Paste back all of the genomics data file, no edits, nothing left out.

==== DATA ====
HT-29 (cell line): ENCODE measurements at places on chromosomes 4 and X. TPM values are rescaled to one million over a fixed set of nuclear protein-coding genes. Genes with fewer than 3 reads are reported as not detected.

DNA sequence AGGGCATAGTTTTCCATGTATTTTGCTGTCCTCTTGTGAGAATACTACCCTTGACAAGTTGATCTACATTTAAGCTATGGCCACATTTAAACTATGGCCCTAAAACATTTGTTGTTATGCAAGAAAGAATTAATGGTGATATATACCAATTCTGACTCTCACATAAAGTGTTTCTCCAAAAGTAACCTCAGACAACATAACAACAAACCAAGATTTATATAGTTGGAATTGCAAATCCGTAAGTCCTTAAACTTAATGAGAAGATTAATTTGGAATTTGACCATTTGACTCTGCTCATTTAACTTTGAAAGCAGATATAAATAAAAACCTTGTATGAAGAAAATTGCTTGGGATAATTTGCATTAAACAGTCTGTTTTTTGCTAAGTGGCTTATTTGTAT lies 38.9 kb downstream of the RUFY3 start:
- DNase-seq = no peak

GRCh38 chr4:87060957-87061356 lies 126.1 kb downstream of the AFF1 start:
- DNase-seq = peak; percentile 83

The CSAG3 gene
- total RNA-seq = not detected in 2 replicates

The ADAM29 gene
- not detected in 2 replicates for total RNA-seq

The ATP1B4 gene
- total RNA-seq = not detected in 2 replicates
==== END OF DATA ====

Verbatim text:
HT-29 (cell line): ENCODE measurements at places on chromosomes 4 and X. TPM values are rescaled to one million over a fixed set of nuclear protein-coding genes. Genes with fewer than 3 reads are reported as not detected.

DNA sequence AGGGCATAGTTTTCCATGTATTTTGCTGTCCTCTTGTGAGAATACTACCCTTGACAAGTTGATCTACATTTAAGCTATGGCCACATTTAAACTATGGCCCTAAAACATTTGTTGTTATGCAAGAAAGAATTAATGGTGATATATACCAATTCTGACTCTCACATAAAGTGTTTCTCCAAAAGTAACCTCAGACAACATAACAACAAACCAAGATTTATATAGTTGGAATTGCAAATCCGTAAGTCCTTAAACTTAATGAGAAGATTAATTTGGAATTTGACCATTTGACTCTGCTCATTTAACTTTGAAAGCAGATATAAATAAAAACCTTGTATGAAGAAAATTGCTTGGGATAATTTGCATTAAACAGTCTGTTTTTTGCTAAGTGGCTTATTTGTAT lies 38.9 kb downstream of the RUFY3 start:
- DNase-seq = no peak

GRCh38 chr4:87060957-87061356 lies 126.1 kb downstream of the AFF1 start:
- DNase-seq = peak; percentile 83

The CSAG3 gene
- total RNA-seq = not detected in 2 replicates

The ADAM29 gene
- not detected in 2 replicates for total RNA-seq

The ATP1B4 gene
- total RNA-seq = not detected in 2 replicates